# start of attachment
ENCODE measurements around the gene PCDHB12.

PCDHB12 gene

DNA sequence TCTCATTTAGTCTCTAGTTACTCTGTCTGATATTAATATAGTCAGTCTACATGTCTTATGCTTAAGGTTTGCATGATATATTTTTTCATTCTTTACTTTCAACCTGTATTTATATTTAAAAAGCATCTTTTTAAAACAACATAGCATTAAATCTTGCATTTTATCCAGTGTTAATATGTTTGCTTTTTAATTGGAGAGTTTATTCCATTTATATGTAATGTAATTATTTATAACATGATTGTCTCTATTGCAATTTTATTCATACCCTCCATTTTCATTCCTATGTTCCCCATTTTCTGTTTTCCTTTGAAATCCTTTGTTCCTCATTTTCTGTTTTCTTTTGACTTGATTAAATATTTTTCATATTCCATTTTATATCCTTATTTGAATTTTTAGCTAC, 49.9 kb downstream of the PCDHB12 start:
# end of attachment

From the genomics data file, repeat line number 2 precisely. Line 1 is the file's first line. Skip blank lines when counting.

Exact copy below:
PCDHB12 gene